BLOG: It’s a bird, it’s a plane . . . it’s . . . mediocre?!?!

| May 25, 2014 | 0 Comments


I am going to admit something up front.  I know little to nothing about comic books other than the basics.  When I was a kid, I wasn’t a comic book fan.  They came through my hands occasionally, but not enough to get me involved – to by honest, my attention was aimed at a galaxy far, far away.

I know some comic book heroes on sight like Spiderman, Superman, Batman, Iron Man and Thor, but I have no idea who The Guardians of the Galaxy are, nor Thanos, nor Ultron, nor – GASP! – even Green Lantern.  I have no idea what an Age of Apocalypse is, but given time the movies may define it for me.  I know comic book lore in fits and starts.  For example, my knowledge of the fact that Superman was once killed by a monster named Doomsday may someday win me some money in a trivia contest. 

The point is, I really never delved into these adventures on the page – my introduction to these pop culture demigods has come through the movies.  In fact, I have more knowledge about superheroes since Iron Man came out in 2008 than I ever did as a kid. 

I find myself entertained by the superhero movies without feeling the Earth move.  There’s an expectation from every movie that I see – superhero or not -that the next film will be the most incredible moviegoing experience of my life.  By actual math, this has only happened about six times in my life and I expect it to happen again sometime in the next decade.  I love great movies where all the pieces fit together perfectly.  It doesn’t happen often, but when it does, it reminds me of why I hold this beloved medium so close to my heart.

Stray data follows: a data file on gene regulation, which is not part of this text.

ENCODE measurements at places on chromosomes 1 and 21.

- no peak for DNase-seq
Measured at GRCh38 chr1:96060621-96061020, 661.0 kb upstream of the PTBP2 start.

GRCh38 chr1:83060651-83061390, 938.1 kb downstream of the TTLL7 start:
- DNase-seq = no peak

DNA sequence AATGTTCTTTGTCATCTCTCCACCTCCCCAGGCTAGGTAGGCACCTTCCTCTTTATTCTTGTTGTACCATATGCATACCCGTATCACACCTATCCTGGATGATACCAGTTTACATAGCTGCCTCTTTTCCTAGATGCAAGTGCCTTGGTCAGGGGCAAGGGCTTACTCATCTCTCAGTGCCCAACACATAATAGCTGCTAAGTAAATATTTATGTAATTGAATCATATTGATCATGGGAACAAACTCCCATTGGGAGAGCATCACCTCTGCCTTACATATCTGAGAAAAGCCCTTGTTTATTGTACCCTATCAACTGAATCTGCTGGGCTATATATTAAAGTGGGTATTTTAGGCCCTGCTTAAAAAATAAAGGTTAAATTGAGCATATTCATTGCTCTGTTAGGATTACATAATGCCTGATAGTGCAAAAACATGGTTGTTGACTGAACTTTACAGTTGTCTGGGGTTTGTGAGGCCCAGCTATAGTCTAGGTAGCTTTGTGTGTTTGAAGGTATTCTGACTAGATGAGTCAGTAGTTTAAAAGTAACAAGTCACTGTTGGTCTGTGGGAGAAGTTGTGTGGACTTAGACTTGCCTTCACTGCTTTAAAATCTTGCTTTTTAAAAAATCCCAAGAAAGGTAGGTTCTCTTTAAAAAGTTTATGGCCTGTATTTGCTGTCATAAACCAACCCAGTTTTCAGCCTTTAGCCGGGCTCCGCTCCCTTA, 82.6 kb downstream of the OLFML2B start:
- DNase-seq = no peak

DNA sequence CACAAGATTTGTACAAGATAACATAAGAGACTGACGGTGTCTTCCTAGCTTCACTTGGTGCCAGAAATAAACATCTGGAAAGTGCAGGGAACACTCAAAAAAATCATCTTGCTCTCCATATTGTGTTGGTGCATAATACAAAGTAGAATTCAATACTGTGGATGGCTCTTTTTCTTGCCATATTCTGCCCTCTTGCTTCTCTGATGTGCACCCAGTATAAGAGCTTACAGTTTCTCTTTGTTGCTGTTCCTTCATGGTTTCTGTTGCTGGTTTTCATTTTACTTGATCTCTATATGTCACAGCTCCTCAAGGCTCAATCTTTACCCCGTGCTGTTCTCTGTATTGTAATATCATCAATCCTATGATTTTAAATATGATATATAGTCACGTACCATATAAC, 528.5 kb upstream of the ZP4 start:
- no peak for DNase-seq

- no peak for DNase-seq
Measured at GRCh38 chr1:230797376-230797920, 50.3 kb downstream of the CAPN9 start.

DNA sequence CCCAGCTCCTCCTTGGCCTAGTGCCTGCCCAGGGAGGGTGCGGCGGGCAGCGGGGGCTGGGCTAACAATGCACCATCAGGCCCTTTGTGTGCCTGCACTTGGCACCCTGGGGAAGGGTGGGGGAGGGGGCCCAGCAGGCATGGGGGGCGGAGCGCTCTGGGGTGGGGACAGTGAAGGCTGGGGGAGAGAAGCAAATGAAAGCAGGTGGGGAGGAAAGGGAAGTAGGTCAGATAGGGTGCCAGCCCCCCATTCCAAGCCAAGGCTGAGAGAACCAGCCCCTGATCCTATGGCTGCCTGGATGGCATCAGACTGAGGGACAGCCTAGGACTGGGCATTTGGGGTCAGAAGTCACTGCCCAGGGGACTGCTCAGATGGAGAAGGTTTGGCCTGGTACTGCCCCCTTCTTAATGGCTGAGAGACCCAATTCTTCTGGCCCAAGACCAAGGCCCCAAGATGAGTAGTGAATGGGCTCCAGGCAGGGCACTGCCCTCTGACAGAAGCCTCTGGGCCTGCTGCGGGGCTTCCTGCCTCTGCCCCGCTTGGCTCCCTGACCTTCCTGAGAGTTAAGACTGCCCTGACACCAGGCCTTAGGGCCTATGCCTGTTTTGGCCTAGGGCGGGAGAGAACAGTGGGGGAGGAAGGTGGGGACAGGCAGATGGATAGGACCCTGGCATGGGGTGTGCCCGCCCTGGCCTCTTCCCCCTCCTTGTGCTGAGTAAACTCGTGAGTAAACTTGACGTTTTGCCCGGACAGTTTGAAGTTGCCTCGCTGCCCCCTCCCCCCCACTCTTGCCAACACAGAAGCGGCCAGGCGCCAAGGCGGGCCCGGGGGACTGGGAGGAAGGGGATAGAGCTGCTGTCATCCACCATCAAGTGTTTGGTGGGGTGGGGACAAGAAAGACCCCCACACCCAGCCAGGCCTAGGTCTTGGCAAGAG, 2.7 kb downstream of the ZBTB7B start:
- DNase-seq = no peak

I have reason to believe that the superhero genre (at least, the one that has bloomed since Iron Man debuted eight years ago) has the potential for greatness.  It has happened before and I  hold out hope that in the near future it may happen again.  Lately though, it seems to sort of wade in a sea of mediocrity.  Most films of the genre are mediocre at best, but I can say that only rarely have they ever fallen into the depths of wretchedness – there are a few. 

Great films these days are the luck of the draw.  It depends on the freedom of the writing and the directing.  It depends on the desire to really make something worthwhile, rather than just give the audience the base expectation of costumes and digital sound.  Studios run and hide from films that are deep and thoughtful.  They want door busters that will reach The Widest Possible Audience, which is why event pictures these days are rarely, if ever, small and personal.

It was that kind of fear and loathing that, in 2005, caused Warner Brothers to pull advertising for Batman Begins after a group of 12 year-olds at a test screening in Austin, Texas complained that they were bored.  That movie turned the genre on its head and revitalized Batman as our most enduring – and current – crime fighters.  It also redeemed The Caped Crusader’s good name after Batman and Robin.

Greatness has been achieved in this genre thanks mostly to Christopher Nolan’s Batman films.  Those films were intelligent, well-made and didn’t pander.  Nolan – in every film, not just Batman – wants to tell a good story, and doesn’t seem to care about the market tests.  He also got the most out of his actors.  Christian Bale, Michael Caine, Heath Ledger, Morgan Freeman, Liam Neeson, , Anne Hathaway, Thomas Hardy, Gary Oldman.  These are good actors giving good performances in a movie that you wouldn’t expect to have them.  They aren’t playing for effect, but simply play effective and interesting people.